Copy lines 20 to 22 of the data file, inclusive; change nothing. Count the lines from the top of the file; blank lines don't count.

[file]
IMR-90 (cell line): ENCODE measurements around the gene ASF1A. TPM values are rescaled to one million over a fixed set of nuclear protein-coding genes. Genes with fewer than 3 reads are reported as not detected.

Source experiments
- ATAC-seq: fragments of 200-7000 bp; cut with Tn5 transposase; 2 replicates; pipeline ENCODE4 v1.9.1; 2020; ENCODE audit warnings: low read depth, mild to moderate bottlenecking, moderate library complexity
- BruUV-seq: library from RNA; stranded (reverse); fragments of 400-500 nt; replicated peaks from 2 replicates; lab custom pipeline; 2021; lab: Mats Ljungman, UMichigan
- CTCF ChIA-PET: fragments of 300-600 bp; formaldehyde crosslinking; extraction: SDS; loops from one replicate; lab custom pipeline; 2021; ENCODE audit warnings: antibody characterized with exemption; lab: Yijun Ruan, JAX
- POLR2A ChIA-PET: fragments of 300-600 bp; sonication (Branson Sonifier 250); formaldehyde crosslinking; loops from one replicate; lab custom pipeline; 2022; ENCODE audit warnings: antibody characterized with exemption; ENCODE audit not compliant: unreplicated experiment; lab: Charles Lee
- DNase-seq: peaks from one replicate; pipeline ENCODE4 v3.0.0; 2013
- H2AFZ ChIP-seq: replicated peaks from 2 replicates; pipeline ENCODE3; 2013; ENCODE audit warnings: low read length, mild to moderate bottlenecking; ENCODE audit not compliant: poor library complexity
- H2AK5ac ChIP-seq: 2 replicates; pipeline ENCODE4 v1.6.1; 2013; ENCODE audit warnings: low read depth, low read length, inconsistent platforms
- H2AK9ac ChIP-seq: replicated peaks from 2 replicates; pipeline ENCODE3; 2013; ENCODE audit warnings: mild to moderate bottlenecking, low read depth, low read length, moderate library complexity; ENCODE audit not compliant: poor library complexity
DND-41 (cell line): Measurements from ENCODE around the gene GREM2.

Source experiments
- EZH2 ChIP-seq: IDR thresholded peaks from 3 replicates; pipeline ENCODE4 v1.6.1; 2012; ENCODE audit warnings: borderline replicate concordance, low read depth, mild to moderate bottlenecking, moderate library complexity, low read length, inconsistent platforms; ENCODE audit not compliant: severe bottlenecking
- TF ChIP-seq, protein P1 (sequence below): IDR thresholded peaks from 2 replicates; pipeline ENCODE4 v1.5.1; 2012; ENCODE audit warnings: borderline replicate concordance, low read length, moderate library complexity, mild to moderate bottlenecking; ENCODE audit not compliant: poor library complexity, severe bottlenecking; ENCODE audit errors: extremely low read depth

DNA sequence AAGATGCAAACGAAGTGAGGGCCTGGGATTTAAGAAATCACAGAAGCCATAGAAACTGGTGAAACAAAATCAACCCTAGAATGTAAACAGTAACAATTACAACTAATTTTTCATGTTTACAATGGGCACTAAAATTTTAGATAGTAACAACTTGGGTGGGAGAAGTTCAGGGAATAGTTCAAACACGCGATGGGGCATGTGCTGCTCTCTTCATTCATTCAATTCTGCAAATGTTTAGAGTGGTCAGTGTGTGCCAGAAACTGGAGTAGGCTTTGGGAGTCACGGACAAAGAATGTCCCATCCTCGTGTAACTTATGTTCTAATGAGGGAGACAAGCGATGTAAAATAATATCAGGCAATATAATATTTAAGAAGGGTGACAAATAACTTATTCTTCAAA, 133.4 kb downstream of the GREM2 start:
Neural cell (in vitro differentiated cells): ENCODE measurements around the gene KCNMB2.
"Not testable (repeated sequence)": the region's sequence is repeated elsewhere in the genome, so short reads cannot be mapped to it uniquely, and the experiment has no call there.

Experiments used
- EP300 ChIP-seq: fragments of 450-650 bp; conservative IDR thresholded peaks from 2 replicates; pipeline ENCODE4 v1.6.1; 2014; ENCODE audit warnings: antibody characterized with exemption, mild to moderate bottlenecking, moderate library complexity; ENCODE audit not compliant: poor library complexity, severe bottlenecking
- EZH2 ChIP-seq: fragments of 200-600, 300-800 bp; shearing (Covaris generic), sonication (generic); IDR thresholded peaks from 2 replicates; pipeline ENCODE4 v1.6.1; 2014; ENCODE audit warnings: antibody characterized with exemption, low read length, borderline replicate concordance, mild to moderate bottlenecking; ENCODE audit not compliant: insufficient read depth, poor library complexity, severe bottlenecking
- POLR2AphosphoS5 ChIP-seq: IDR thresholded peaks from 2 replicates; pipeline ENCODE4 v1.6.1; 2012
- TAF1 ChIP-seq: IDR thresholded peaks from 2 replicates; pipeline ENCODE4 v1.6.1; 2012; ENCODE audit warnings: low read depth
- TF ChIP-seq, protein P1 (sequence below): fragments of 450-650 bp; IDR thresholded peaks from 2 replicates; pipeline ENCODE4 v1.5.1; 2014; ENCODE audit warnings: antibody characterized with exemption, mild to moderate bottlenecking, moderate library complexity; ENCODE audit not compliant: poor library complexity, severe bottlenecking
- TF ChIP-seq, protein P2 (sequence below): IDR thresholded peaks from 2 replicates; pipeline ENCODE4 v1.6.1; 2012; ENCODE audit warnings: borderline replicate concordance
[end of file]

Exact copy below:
- EZH2 ChIP-seq: fragments of 200-600, 300-800 bp; shearing (Covaris generic), sonication (generic); IDR thresholded peaks from 2 replicates; pipeline ENCODE4 v1.6.1; 2014; ENCODE audit warnings: antibody characterized with exemption, low read length, borderline replicate concordance, mild to moderate bottlenecking; ENCODE audit not compliant: insufficient read depth, poor library complexity, severe bottlenecking
- POLR2AphosphoS5 ChIP-seq: IDR thresholded peaks from 2 replicates; pipeline ENCODE4 v1.6.1; 2012
- TAF1 ChIP-seq: IDR thresholded peaks from 2 replicates; pipeline ENCODE4 v1.6.1; 2012; ENCODE audit warnings: low read depth